Archive for May, 2007

Roast Chicken

Interesting – I’ve never come across any instructions on roasting chicken that involve covering the chicken in a cloth soaked in oil. Also, most standard directions for testing doneness simply tell you to check if the juices run clear, rather than what is stated below.

Roast Chicken

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The use of cheese makes this an interesting recipe for the 1950s; even today, many Asians are lactose-intolerant. Even more interesting are the variations: one using cornflakes – a modern, processed, consumer food product, and the other using curry powder. I wonder if the curry style version was a Singapore invention? Then again, curry was already something familiar to the British via the colonial experience [See Collingham, Curry: A Tale of Cooks and Conquerors]. The question is: was the original recipe British or American? In the Singapore YWCA of the 1930s, there were prominent and active members who were American, such as Mrs Armstuz, from whom my grandmother learnt to enjoy dishes such as waffles with sausages :).

Fried Chicken Superb

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Oven-easy Chicken

Oven-cooking was probably something my grandmother first learn in YWCA cooking classes in the 1930s. Chinese, Peranakan and Malay cooking didn’t (and still doesn’t) make use of the technology of the oven. Perhaps because of this early influence on grandmother’s cooking, which even pre-dates the nonya dishes learnt from her mother-in-law, we’ve always had a well-used oven in our home. It was only a few years ago, when chatting with a university friend from Hong Kong, that I realised many Chinese households don’t have ovens. My recent fetish with computerised electric rice cookers which include a cake function also made me realise that rice cookers may be the only way for oven-less Japanese households to bake cakes. My hypothesis is supported by the results of google-searching, which throws up very few rice cooker cake recipes/stories in English (except from gaijin in Japan), but quite a lot in Chinese.

Oven easy chicken

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‘Timpra’ is also spelt ‘tempra’, and in The New Mrs Lee’s Cookbook Vol. 2: Straits Heritage Cuisine, the sourness in the dish comes from lime juice rather than vinegar.


Chicken Timpra

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After that long series of poh piah postings, let’s move on to some chicken recipes.

This one seems straightforward enough, but there’s probably some skill involved in doing good fried chicken – probably to do with getting the correct temperature of the oil.
Chicken Fried

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These days, we’re most likely to buy our sweet flour sauce, bee cheo, ready-made from the shops. As an essential ingredient for poh piah, my grandmother would always insist on getting Buddha brand, which isn’t that easily available in all supermarkets – try the wet market provision store.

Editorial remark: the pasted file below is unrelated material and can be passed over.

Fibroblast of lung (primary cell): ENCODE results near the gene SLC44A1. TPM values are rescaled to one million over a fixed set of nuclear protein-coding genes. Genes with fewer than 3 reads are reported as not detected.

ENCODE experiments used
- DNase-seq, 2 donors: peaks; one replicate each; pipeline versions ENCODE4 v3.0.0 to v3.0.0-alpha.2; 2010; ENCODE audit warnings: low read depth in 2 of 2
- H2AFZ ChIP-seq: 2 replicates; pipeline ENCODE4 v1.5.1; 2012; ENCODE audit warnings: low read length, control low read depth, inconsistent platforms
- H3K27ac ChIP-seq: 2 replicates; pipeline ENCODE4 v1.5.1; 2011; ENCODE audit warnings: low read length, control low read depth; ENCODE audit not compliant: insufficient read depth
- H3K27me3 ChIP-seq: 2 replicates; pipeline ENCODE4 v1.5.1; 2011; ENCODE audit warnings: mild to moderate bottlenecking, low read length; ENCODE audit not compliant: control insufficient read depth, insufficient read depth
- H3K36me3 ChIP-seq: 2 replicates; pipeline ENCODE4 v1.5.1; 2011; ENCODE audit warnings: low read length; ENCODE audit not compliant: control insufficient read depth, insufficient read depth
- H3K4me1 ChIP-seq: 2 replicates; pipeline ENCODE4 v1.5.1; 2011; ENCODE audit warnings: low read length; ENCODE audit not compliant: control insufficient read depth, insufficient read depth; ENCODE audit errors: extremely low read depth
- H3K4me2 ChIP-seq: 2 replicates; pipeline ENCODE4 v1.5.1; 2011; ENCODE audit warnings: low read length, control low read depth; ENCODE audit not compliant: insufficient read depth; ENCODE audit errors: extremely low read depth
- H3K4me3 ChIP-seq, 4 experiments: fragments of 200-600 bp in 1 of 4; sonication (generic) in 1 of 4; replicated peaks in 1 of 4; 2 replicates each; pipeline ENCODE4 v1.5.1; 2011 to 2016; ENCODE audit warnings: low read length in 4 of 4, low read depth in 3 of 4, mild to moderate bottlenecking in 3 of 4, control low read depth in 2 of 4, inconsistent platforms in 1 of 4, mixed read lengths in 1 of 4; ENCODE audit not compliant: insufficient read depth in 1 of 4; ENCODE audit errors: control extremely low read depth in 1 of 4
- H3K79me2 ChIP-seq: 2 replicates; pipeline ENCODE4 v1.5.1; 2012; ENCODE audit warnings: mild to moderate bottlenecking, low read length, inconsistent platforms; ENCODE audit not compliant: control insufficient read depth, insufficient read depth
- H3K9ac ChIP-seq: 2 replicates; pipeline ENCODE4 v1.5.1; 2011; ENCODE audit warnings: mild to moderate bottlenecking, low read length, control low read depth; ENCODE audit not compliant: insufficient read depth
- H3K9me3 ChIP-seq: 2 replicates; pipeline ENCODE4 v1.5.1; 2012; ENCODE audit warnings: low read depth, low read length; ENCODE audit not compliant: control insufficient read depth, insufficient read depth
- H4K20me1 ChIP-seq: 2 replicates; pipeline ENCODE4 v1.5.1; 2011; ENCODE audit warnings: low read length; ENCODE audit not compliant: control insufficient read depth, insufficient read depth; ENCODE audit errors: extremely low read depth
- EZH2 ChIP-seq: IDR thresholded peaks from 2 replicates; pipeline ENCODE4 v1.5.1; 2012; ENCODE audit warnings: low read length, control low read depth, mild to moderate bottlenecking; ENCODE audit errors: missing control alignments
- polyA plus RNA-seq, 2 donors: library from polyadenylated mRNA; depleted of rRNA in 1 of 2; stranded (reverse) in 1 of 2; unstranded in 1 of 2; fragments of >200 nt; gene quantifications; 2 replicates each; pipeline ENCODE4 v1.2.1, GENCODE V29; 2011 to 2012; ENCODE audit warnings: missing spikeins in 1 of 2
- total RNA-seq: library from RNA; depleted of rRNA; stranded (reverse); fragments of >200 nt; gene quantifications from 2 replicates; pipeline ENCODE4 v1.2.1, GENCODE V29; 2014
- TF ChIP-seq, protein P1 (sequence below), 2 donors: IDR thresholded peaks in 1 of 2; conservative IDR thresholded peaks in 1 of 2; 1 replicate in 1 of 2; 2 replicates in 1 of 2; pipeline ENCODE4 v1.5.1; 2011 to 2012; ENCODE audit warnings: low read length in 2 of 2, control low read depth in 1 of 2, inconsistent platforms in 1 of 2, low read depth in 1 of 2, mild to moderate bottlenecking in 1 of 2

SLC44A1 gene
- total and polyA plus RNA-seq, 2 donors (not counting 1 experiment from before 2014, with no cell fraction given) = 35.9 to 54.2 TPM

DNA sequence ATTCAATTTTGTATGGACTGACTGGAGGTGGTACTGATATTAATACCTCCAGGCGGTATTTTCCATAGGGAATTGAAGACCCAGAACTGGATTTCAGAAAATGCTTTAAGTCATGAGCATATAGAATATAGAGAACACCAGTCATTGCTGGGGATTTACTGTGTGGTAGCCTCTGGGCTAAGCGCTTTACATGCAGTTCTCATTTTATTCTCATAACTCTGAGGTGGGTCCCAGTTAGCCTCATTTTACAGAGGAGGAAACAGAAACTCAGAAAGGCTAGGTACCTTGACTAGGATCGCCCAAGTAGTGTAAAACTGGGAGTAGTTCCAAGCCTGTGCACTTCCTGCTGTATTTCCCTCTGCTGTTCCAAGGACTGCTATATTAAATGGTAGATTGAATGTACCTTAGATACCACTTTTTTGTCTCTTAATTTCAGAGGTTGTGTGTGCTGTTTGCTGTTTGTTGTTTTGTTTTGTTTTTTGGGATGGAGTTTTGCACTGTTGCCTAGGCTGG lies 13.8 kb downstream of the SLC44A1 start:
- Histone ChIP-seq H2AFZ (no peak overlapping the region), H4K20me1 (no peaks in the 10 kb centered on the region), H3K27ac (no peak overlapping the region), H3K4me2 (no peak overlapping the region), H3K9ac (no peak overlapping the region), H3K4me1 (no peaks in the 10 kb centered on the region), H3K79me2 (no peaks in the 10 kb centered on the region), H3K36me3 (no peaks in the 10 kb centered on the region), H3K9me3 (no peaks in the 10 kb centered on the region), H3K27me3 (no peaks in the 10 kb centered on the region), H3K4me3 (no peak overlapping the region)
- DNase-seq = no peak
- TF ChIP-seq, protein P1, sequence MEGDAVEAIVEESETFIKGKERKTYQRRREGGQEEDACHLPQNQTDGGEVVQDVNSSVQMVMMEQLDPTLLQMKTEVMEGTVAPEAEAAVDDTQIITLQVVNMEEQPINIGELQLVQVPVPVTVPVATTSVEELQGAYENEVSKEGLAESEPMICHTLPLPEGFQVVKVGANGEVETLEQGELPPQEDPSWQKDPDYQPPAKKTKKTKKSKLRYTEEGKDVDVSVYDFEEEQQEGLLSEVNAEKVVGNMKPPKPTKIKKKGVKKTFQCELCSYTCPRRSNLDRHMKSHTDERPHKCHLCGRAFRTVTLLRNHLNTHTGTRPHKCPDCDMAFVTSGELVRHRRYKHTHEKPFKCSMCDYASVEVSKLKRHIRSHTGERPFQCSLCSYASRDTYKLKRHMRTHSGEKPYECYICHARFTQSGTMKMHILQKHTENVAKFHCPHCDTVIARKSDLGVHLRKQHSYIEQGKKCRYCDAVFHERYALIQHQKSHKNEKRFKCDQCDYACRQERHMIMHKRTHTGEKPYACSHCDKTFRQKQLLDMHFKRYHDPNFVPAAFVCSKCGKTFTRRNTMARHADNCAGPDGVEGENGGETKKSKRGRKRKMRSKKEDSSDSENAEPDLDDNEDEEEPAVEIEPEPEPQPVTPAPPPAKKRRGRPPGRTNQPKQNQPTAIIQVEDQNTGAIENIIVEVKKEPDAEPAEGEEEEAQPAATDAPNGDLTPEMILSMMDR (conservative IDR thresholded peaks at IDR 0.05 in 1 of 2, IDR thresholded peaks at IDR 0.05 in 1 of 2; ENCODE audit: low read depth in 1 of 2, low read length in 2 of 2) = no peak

Anyway to make your own bee cheo from scratch:
(NB: we tend to refer to coconut sugar more commonly as gula melaka, also known as palm sugar.)

Bee Cheo

Do check out my other poh piah entries here.

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I have finally conclusively identified the mysterious sak luk ingredient. My hunch proved to be correct.

This is what I’ve put up on the ‘Unfamiliar Ingredients’ page:

sak luk (Cantonese) – solved: 18.5.07
= candlenut/buah keras
= 石栗果 (Cantonese: sek6 leot6 gwo2/ Mandarin: shi2 li4 guo3)
= also known as 石古仔 [used in Patsie Cheong’s bilingual English/Chinese Malaysian recipe books]
My Cantonese relatives said the recipes looked very nonya and didn’t know the answer. My Peranakan relatives said it was a Cantonese word and didn’t know the answer. My koo koo had a strong feeling it was candlenut as she had heard the word before, and guessed from the context of the recipes as I did. Then I went to look at the Chinese translation of Shermay Lee’s ‘The New Mrs Lee’s Cookbook’, and found the Chinese characters for buah keras. Coincidentally, a woman also browsing at the shelf was talking on her handphone in Cantonese, so I cornered her and asked her how to pronounce the Chinese characters in Cantonese :). Double-checked the pronunciation at CantoDict.

Click on the category ‘candlenut (buah keras/sak luk) in the right-hand column to read the history of my sak luk trail :).

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The ingredients for filling and egg skin one more time! However, this time there are finally instructions on how to prepare the filling.

– the pork is specifically ‘sam chang’, the pork with fatty layers which make it tender and juicy :),
– ‘tau cheong’ (Cantonese) is used in the list of ingredients here, but in the other ingredients lists posted previously as well as in the instructions here, the Hokkien version, ‘tau cheow’ is used.

My grandmother’s tip on preparing the filling: grated bangkwang is too fine, it doesn’t give the same ‘bite’ as hand-chopped bangkwang. So no modern shortcuts if you want to get that ‘traditional’ taste :)!

See my last entry on the importance of duck’s eggs (as opposed to chicken’s eggs). Do check out my other poh piah entries here.
Popia 4A

Popia 4B

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